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LA MESA -- Elections are the black holes in the government universe. The closer election day comes, the stronger the political gravity. It starts pulling on everything, eventually drawing all activity to a standstill.
Tuesday's council meeting had some indications -- both subtle and obvious -- that decision day looms large on all fronts.
Even a minor neighborhood dispute over a property owners' hopes of adding a rooftop deck to his home seemed to get drawn into the contest between the current mayor, Art Madrid, and his challenger just a few seats to his left, Mark Arapostathis.
The city staff recommended allowing the upward addition, as did the Planning Commission. Throughout two days of debate it appeared the homeowner's right to add an open deck would and should prevail. The city attorney noted that had the addition been enclosed rather than an open deck, it wouldn't even have had to come to the city for a special exception.
Yet, when Madrid signaled he would join inveterate populist Ruth Sterling in siding with the more numerous opponents of this deck, Arapostathis went along and the lofty plan was grounded by a 3-2 vote for now.
(Perhaps that wasn't just political calculus, but the centrifugal force of a looming election impacts analysis too!)
The black hole effect was a little more obvious in the only other substantial issue to come before the council on this night.
Several months back, council members Ernie Ewin and Kristine Alessio had asked the city staff to bring back ideas for a public relations effort to help promote La Mesa's image both far and near. At Tuesday afternoon's meeting, the staff unveiled a Marketing and Communications Plan that would have used $50,000 to hire a PR consultant and begin studying improvements to the city's web services.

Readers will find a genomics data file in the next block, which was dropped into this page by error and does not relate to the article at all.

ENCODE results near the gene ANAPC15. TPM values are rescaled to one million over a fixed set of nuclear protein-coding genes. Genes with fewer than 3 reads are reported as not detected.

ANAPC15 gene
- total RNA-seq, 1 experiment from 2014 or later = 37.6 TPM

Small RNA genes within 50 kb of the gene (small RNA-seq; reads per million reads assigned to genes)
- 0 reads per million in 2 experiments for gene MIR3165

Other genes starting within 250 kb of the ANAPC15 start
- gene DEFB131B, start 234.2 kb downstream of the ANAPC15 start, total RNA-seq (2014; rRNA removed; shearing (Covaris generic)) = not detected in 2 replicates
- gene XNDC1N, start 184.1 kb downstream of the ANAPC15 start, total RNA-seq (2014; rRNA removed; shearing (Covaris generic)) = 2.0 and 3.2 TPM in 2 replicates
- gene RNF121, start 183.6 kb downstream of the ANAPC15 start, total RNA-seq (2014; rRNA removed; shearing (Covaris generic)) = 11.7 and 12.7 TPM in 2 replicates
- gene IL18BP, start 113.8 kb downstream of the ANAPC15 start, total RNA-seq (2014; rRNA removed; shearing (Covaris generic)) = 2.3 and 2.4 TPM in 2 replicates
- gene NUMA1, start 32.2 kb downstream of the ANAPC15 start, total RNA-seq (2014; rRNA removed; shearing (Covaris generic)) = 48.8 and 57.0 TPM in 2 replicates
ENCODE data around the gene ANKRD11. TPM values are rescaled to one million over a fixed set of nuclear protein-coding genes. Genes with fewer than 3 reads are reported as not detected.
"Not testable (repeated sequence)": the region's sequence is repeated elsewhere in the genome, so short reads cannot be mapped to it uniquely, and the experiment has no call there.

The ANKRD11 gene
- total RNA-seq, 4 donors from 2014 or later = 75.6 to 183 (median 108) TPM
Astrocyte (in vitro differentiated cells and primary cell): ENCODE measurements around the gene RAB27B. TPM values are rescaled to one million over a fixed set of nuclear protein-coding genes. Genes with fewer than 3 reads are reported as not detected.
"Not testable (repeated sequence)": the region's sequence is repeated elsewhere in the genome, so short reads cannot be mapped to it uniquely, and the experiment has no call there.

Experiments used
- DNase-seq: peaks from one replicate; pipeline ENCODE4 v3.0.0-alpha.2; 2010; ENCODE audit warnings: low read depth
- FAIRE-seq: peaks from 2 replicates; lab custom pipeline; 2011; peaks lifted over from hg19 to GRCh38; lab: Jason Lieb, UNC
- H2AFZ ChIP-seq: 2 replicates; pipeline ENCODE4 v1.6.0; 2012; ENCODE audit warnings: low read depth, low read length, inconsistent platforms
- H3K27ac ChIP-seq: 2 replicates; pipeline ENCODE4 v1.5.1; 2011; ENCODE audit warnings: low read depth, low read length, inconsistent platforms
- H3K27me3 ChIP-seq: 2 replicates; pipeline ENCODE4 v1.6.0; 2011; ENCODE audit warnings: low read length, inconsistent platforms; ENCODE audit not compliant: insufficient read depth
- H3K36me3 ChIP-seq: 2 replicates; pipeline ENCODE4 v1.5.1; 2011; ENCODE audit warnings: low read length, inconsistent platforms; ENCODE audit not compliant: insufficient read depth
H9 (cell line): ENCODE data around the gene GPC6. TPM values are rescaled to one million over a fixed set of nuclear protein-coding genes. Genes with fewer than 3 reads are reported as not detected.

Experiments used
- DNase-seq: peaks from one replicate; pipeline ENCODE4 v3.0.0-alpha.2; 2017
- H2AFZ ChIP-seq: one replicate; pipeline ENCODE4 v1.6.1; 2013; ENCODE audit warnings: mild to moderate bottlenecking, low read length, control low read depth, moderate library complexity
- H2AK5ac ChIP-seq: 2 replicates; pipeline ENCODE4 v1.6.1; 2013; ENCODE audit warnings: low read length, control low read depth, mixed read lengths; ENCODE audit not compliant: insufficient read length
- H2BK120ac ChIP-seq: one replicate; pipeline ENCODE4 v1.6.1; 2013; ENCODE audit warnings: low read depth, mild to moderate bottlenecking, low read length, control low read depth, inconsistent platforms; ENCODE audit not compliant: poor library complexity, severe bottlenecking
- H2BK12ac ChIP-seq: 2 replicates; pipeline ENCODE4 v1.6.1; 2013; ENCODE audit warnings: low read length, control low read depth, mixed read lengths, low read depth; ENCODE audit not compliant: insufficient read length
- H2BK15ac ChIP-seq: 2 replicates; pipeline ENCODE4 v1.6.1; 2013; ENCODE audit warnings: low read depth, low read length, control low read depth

Arapostathis -- joined quickly by Madrid -- proposed tabling the issue until the first meeting in January when, as Arapostathis said, "there will be a new council.''
His words hung a bit in the air for a moment as all quickly agreed that, perhaps, this was no longer the time for committing the city for the long-term when perhaps three members of this five person council were in their last few meetings. Come January, at least two new council members and, perhaps a new mayor, will be driving this ship. "I know I won't be here,'' quipped Ewin, who decided not to seek re-election.
With the recently announced retirement of Police Chief Ed Aceves, the changes coming on the council and, perhaps, the mayor's office, the winds of change are blowing. And the city's much admired city manager, Dave Witt, is also approaching the end of his time in government, though he hasn't said exactly when he will retire.
With all this in mind, Ewin brought up a number of fiscal issues for discussion -- as if to remind all that regardless of who is sitting on the dais come January, the challenges of maintaining a balanced budget and keeping up with growing capital needs will continue to be daunting as long as sales and property taxes remain as fragile as they have been.
Something for the ambitious candidates to mull as election hopes swirl.